Oct. 21, 1998
The Burial of Sir John Moore after Corunna
Today's Reading: "The Burial of Sir John Moore after Corunna" by Charles Wolfe.
It's the anniversary of the FALL OF AACHEN, 1944, the first German city to be captured by the Allies in WWII. Hitler called it the seat of the First Reich and ordered his officers to hold Aachen "to the last man, and if necessary, allow himself to be buried under its ruins." The American soldiers took the motto, "Knock 'em all down" and used some of their heaviest artillery, firing point-blank into the houses to make holes into which GI's ran and fought room-to-room.
It's the birthday of URSULA LEGUIN, born in Berkeley, California, 1929, the author of science fiction novels like The Left Hand of Darkness which came out in 1969, and four books called The Earthsea Series that she started at about the same time, intending them to be for children, but which attracted adults as well. She said, "Art and Entertainment are the same thing, in that the more deeply and genuinely entertaining a work is, the better art it is.
It's the anniversary of the LIGHT BULB, first demonstrated by Thomas Edison in 1879, in his Menlo Park, New Jersey lab.
It's the anniversary of THE BATTLE OF TRAFALGAR, in 1805, the decisive sea battle of the Napoleonic Wars. Admiral Horatio Nelson and a fleet of 27 British ships defeated a combined French-Spanish fleet of 33 ships off Spain's southwest coast, capturing 17 of them. Nelson's words before the battle, "England expects that every man will do his duty," are still quoted in the British military today.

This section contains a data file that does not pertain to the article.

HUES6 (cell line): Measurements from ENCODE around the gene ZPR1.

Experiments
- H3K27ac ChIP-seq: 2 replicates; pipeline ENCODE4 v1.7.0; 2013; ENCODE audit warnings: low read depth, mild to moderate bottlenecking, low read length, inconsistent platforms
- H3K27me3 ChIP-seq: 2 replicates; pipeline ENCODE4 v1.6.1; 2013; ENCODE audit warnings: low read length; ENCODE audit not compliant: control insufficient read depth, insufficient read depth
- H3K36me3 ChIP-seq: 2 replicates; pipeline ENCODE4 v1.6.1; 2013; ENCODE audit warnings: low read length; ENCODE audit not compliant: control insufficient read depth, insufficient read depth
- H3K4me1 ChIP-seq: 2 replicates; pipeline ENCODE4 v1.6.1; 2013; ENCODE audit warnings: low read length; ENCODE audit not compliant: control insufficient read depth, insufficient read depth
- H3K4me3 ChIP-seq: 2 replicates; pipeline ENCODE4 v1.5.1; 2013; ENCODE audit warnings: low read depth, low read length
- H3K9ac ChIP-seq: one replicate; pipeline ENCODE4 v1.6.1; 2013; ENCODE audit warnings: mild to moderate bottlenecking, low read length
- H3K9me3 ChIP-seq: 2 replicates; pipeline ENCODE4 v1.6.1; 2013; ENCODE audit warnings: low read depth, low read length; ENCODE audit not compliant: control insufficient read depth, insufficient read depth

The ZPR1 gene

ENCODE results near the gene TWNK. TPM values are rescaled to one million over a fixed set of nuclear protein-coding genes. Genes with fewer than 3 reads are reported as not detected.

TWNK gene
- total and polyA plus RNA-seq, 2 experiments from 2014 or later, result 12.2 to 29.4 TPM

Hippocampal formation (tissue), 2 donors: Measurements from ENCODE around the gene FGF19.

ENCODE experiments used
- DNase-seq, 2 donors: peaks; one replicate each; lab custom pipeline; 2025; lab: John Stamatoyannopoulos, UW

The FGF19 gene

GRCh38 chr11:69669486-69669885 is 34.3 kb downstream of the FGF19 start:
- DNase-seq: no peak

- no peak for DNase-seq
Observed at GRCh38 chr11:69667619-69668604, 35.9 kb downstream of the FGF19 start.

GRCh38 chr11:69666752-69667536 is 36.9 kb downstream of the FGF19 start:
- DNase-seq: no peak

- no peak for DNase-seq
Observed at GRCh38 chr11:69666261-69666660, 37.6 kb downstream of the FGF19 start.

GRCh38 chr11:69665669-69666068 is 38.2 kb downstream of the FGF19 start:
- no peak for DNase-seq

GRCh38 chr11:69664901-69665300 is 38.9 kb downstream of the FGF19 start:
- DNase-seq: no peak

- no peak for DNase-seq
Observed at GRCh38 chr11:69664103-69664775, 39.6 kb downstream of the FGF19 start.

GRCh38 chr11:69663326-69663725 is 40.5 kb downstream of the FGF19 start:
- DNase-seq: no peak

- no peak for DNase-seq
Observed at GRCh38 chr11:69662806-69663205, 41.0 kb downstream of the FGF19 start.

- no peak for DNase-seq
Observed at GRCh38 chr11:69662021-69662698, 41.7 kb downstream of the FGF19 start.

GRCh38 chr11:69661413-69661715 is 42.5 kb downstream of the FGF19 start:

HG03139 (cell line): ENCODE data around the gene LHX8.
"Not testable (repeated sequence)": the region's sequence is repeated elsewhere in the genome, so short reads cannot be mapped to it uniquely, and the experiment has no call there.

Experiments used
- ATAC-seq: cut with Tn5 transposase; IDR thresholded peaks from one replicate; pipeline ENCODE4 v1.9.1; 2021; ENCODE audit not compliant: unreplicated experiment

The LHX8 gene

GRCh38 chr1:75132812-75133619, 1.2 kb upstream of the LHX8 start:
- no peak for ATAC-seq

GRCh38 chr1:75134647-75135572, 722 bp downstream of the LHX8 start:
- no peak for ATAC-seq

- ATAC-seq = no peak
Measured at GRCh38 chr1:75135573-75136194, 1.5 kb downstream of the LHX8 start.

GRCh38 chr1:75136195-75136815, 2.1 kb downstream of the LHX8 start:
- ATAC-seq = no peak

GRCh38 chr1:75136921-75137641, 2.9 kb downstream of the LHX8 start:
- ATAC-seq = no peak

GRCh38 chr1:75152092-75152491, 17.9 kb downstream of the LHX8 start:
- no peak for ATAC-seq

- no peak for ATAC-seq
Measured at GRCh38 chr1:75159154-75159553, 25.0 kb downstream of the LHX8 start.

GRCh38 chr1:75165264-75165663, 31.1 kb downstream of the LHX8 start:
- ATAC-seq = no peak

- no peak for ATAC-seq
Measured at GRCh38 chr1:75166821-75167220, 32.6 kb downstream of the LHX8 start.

It's the birthday of poet and essayist SAMUEL TAYLOR COLERIDGE, born 1772, Devonshire, England, and remembered for poems like "The Rime of the Ancient Mariner." In his early 20s, Coleridge and another poet planned to build a utopian society in America, on the banks of the Susquehanna River in Pennsylvania. But the plan fell through and Coleridge stayed in England where he met poet William Wordsworth. And together they published in 1798 a book called Lyrical Ballads: their own poems that praised nature and the individual and that were written in everyday language the beginning of the Romantic movement in England.
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